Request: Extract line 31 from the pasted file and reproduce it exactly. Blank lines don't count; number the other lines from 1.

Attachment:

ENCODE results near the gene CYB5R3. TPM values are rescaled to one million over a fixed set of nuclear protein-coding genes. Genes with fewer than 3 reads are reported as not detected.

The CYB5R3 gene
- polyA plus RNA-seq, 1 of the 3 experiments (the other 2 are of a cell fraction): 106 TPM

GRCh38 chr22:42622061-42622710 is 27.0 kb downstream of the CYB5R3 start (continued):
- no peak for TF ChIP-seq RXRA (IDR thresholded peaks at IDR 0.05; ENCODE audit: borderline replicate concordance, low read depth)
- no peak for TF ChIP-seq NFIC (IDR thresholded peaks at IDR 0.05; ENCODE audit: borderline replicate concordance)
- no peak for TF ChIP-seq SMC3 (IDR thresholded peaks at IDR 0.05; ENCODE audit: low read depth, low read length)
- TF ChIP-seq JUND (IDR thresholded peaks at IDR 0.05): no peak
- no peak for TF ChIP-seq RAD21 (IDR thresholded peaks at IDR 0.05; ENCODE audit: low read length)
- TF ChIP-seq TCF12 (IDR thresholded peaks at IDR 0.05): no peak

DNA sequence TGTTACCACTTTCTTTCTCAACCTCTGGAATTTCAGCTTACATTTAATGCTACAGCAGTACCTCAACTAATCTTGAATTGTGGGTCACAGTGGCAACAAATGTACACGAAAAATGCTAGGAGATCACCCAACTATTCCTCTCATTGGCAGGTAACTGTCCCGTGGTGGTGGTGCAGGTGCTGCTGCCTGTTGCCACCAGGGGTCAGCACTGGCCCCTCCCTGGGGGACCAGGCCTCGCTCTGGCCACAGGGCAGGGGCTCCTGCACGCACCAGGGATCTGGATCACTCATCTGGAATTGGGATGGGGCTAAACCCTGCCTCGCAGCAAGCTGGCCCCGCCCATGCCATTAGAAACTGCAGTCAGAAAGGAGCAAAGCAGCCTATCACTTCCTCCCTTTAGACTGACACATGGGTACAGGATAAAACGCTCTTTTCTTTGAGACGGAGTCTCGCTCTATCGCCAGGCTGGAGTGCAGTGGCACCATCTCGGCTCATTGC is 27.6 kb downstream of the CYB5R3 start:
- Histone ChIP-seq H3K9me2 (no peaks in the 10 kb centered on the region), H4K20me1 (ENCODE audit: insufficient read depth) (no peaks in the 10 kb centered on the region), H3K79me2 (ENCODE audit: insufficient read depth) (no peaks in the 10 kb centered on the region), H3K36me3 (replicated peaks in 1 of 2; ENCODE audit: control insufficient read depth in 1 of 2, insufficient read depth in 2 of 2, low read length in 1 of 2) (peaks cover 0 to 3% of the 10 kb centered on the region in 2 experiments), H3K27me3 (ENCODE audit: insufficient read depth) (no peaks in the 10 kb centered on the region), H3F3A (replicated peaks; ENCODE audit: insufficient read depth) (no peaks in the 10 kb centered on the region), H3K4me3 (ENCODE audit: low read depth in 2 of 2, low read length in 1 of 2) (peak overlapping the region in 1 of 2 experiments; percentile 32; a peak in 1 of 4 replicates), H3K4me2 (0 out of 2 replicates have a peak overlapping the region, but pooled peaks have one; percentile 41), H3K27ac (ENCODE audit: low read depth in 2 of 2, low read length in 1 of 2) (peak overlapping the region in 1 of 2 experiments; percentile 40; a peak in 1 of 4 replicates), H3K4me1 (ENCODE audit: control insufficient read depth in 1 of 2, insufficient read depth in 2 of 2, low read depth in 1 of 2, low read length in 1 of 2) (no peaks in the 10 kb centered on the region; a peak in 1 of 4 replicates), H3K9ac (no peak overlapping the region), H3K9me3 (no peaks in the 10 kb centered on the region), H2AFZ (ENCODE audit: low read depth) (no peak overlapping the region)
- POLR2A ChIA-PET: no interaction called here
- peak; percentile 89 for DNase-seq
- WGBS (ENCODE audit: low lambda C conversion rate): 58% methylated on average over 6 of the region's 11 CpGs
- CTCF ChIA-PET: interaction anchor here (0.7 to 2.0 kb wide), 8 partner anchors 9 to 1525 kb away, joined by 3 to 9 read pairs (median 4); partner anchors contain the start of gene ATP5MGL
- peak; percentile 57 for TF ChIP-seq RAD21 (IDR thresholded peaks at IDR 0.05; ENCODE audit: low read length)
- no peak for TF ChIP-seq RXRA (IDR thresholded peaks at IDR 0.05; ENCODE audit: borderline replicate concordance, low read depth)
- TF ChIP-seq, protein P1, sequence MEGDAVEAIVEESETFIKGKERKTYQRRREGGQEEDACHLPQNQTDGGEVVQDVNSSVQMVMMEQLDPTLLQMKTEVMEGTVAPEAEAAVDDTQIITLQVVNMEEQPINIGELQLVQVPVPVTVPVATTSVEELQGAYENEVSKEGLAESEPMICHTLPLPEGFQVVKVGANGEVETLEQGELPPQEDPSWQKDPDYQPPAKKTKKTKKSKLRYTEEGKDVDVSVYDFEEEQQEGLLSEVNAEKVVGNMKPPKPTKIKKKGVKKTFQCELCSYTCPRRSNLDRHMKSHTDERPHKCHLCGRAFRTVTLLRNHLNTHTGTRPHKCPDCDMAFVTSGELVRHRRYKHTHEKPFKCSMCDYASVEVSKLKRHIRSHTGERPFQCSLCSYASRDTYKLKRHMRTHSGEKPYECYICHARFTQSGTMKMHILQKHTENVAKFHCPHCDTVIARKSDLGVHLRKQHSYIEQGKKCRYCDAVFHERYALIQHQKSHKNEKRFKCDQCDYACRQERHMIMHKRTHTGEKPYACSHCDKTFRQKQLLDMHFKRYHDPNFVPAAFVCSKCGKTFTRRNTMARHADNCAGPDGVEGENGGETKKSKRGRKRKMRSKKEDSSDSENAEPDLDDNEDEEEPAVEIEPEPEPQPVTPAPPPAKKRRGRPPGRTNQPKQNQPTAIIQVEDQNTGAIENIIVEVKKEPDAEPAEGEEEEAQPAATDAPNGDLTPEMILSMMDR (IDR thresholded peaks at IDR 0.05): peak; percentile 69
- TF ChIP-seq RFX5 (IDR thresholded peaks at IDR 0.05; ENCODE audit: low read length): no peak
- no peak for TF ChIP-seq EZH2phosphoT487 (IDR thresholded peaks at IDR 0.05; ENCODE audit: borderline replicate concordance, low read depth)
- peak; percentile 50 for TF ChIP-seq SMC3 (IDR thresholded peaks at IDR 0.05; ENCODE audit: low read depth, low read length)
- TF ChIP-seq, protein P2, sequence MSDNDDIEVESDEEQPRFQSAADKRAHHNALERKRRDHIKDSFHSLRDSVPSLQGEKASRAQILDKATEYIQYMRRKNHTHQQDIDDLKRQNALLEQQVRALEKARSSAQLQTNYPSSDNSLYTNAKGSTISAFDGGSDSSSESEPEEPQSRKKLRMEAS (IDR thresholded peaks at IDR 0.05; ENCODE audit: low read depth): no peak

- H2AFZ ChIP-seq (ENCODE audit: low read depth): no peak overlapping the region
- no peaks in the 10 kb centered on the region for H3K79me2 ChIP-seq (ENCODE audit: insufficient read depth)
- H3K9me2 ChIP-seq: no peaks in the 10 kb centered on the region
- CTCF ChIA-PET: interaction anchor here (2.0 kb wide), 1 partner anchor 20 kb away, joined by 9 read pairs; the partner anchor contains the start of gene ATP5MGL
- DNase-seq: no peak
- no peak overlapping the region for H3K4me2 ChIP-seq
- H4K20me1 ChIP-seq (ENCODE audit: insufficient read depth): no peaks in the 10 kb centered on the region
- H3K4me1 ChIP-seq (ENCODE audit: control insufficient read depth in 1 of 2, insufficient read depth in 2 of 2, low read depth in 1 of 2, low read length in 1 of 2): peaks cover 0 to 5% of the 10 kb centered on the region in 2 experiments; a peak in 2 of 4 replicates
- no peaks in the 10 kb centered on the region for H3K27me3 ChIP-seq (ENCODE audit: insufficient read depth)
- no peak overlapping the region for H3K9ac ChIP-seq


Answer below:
- H3K4me1 ChIP-seq (ENCODE audit: control insufficient read depth in 1 of 2, insufficient read depth in 2 of 2, low read depth in 1 of 2, low read length in 1 of 2): peaks cover 0 to 5% of the 10 kb centered on the region in 2 experiments; a peak in 2 of 4 replicates